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++++Message 3613. . . . . . . . . . . . Re: The Traditions/cross talk

From: John Lee . . . . . . . . . . . . 7/29/2006 2:51:00 PM

It's interesting to note that, as set forth in 12and12, most of the


developed as the result of "cross-talk", whether it was taking a

job at Towns

Hospital or considering a position as an "AA" spokesman for the

liquor industry.

Cross- talk has a rich history in the Fellowship. It's been given an


bad name by therapy-based practicioners in the treatment industry.

john lee

where the Allegheny meets the Monongahela, to form the Ohio
johncseibert wrote:

I was recently asked about the text of tradition two in the 12x12.

Specifically I was asked if I knew who it was Bill was referring to

when he wrote: "Almost timidly, one of my friends began to speak."


137 Also they were curious as to why Bill mentions this story about

being offered a position at Townes Hospital in the text of tradition 2

instead of either tradition 6 (Never endorse, finance, or lend the A.A.

name to any related facility or outside enterprise etc.) or tradition 8

(Alcoholics Anonymous should remain forever nonprofessional etc.)

unless it's to emphasize the point of a "Loving God as he may express

himself through our group conscience" being the guiding forcxe of A.A.

Can any of you learned folks answer these two questions?
Service is Love
John S.

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++++Message 3614. . . . . . . . . . . . How do we meditate according to the

11th Step?

From: jsmaranatha . . . . . . . . . . . . 7/20/2006 8:37:00 PM
Hi everyone,
Is there anybody who could tell me what's the B.B. say about

meditation? And I don't talk about thinking or the prayer of

St. Francis which, incidentally is not really from St. Francis.
At the beginning of this marvelous fellowship: have our founders

known anything about meditation? Not prayer or thinking but real

meditation. I asked this question many many times, here in Montreal

and all around Canada and nobody could answer with real conviction

about that.
What's up? Not the "think think think" stuff but real, profound


deepful meditation? I will really appreciate your help.
And excuse my written English, sorry - in advance thank you for your


John S.
Montreal, Quebec, Canada


People sometimes tend to forget, and start assuming that there has only been


early AA author.
There were four great AA authors from the early AA period: Bill W., Richmond

Walker, Ralph Pfau (Father John Doe), and Ed Webster.

Richmond Walker, a New Englander who got sober in Boston in 1942 (see

http://hindsfoot.org/RWchrn.html ), later moved to Daytona Beach, Florida,


wrote some meditations for himself on little cards which he carried around


this pocket. The Florida AA people persuaded him to publish these in 1948 in


little black book, called "Twenty Four Hours a Day." It was

sponsored by the

Daytona Beach AA group, printed at the county courthouse, and distributed


Rich's basement. Its use quickly spread over the U.S. and Canada, and there

were periods when there were more AA members who owned a copy of this book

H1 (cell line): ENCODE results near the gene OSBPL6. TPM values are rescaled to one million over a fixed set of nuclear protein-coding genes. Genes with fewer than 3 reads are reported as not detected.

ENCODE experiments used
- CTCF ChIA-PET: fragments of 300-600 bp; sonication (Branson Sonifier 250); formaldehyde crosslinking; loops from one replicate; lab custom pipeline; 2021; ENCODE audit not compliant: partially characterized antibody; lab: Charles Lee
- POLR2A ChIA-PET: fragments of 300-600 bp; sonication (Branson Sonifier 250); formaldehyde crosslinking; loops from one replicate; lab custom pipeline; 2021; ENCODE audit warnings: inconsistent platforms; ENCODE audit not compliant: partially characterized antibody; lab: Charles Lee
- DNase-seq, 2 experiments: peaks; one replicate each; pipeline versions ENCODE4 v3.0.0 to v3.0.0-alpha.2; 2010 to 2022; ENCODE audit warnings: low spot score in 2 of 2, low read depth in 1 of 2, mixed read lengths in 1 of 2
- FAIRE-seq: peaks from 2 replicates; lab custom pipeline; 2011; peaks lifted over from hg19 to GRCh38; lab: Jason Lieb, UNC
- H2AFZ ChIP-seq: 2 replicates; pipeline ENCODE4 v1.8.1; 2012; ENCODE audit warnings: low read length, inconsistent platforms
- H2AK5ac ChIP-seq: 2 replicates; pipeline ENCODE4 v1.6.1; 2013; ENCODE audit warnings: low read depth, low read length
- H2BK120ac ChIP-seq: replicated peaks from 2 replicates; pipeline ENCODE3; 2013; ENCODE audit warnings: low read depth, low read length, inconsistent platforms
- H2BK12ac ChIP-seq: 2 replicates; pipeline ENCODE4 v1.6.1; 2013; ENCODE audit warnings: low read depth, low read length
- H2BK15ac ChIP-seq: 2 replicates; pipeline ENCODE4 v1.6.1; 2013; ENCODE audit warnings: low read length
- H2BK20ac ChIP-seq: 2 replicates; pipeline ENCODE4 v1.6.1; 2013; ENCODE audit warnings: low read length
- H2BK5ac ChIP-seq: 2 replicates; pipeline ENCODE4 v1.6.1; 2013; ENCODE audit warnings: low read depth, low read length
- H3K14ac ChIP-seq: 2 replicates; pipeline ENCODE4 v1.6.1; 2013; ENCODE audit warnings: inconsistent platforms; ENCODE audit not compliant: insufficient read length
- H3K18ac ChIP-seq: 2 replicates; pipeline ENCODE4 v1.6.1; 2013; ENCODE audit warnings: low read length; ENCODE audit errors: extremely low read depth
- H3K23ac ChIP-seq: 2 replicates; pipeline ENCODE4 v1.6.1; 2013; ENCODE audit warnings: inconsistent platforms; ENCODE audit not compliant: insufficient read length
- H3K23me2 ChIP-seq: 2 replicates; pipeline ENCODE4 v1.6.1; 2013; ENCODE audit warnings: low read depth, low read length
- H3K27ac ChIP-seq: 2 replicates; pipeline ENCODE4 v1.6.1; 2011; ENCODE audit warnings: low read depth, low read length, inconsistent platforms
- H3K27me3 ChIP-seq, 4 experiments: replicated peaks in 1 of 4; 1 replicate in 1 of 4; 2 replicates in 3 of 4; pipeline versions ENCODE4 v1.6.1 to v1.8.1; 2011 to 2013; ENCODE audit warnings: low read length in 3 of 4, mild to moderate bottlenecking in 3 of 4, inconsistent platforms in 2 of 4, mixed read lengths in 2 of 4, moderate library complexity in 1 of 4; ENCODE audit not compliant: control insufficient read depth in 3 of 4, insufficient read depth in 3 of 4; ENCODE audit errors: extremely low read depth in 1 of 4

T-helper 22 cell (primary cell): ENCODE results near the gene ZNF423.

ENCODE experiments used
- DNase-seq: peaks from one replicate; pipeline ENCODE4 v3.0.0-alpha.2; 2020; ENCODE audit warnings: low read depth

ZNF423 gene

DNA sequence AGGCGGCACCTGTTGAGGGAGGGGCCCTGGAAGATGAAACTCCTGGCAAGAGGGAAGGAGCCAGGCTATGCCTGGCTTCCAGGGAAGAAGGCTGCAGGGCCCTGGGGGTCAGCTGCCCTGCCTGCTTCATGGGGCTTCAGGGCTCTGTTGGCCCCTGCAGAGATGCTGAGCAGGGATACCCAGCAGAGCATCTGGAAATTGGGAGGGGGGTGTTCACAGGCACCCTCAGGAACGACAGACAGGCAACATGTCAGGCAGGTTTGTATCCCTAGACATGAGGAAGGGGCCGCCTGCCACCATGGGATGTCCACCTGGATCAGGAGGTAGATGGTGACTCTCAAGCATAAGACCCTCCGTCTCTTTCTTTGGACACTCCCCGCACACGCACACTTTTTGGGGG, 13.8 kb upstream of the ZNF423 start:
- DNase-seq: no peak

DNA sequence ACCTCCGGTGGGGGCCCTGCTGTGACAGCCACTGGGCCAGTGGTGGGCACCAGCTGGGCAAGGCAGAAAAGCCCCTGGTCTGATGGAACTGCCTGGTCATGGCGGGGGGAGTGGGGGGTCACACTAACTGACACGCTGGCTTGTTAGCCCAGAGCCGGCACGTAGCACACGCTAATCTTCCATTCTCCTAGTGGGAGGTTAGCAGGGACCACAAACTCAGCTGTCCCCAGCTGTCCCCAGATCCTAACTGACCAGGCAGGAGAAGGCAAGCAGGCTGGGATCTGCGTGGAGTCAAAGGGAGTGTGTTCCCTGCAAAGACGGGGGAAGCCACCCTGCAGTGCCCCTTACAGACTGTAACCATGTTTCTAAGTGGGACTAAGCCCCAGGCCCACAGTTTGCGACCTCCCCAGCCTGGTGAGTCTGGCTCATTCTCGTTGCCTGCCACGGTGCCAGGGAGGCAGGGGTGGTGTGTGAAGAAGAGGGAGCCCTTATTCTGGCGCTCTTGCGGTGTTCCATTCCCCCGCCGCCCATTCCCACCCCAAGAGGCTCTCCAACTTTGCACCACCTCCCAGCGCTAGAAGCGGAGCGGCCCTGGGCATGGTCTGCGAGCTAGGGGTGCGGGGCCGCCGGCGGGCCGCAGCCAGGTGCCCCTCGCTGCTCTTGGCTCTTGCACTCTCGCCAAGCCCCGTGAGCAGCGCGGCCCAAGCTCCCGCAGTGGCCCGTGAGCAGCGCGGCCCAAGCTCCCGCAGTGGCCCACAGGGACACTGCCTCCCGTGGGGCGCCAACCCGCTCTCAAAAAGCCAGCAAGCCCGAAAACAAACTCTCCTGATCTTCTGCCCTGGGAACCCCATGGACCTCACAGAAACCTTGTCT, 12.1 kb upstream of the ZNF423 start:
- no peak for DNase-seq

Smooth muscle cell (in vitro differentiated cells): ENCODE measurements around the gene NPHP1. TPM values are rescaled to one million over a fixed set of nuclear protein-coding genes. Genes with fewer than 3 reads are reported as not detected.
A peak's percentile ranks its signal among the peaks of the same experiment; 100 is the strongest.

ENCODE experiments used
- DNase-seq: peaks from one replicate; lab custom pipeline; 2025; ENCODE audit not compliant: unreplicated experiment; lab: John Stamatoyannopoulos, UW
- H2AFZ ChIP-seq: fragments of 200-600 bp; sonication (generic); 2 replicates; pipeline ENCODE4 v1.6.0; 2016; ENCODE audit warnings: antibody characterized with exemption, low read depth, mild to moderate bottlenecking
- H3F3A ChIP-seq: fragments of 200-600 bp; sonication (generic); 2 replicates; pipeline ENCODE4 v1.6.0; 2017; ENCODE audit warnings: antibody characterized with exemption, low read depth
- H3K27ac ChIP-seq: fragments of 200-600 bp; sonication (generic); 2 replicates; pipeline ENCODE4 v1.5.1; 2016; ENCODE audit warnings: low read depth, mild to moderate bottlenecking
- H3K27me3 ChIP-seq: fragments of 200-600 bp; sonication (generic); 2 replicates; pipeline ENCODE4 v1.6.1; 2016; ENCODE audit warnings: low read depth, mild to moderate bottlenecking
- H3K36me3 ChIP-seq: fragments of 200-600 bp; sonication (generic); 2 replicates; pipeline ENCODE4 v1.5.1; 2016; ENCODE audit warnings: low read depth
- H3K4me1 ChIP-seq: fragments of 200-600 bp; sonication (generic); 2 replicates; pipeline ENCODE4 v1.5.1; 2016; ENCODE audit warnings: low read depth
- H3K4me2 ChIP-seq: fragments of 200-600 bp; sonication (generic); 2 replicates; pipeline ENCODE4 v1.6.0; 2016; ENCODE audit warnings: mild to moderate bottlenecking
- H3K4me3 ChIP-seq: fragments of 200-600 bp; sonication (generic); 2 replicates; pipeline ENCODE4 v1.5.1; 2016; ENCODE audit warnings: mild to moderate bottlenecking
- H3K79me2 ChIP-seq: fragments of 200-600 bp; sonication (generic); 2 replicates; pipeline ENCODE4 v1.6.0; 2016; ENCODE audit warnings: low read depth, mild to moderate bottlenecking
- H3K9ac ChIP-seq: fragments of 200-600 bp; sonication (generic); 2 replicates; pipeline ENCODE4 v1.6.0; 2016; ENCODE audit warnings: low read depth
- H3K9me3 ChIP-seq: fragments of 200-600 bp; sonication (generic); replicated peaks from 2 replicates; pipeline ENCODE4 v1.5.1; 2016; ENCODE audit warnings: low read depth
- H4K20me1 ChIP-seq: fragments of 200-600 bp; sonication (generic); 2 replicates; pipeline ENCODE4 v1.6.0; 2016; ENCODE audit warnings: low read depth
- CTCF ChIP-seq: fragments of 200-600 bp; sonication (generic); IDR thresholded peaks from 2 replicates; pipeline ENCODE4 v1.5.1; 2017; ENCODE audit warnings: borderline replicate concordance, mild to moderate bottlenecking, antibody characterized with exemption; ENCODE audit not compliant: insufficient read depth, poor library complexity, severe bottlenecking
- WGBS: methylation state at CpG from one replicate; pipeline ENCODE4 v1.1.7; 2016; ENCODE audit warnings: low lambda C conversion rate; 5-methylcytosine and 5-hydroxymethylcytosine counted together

owned a copy of the Big Book. Rich is still the second most published AA


(only Bill W. has beat him in total sales).
The eleventh step says "Sought through prayer and meditation [a] to

improve our

conscious contact with God as we understood Him, praying only for [b]


of His will for us and [c] the power to carry that out.
The majority of early AA members during the 1950's and 60's found that


little book told them exactly how to do all three of those things.
The fine print section at the bottom of each page is based on one of the old

Oxford Group books, "God Calling by Two Listeners," which is still

the sixth

most popular book sold at Christian book stores. As we all know, AA

spirituality was based heavily on Oxford Group spirituality.
Rich refers to the kind of meditation that you are talking about as


into the Divine Silence." In addition to the influence of the Oxford

Group, he

seems to have been influenced by Hindu meditational techniques, perhaps as

mediated through the New England Transcendentalists (notice the quote from a

Hindu author at the beginning of his book) and by nineteenth century German

idealism (notice all the references to the philosopher Kant's concept of our

normal consciousness being boxed up in the box of space and time).
His concept of the divine spark within the soul, with which we need to get


contact when we are meditating, may indicate some knowledge of the medieval

Catholic concept of the scintilla or divine spark within the soul, although


of the spiritual writers whom the Oxford Group read and were influenced by,


spoke that way on certain occasions.

Ralph Pfau (Father John Doe) was a Roman Catholic priest, and of course


about meditation in his Golden Books and in his tape recordings, all of


are still available. One of his definitions is that "meditation is


about something that is true." And that is one of the standard things

that the

word meditation meant in traditional Catholic spirituality.
So reading a short section from one of his Golden Books every morning, and


thinking quietly about one of the profound spiritual truths which it talks

about, would be a form of meditation.

I know that you are rejecting this idea, but if you are asking what most


in the U.S. and Canada meant by the word "meditation" in 1938 and

1939, when the

Big Book was being written, it did in fact mean "thinking about some


statement that is true." Look for example at how the Oxford Dictionary

of the

Christian Church explains the traditional meanings of the words

"meditation" and

The kind of practices that you seem to be interested in were referred to as

"contemplation" (not meditation) in traditional Catholic

spirituality. If you

are not thinking about words and ideas and thoughts, but merely


something wordlessly (and trying to still all of your thoughts) then this


usually referred to as "contemplation."

The word meditation did not start to be used in the way that you are using


until a popular music group called the Beatles (during the 1960's) started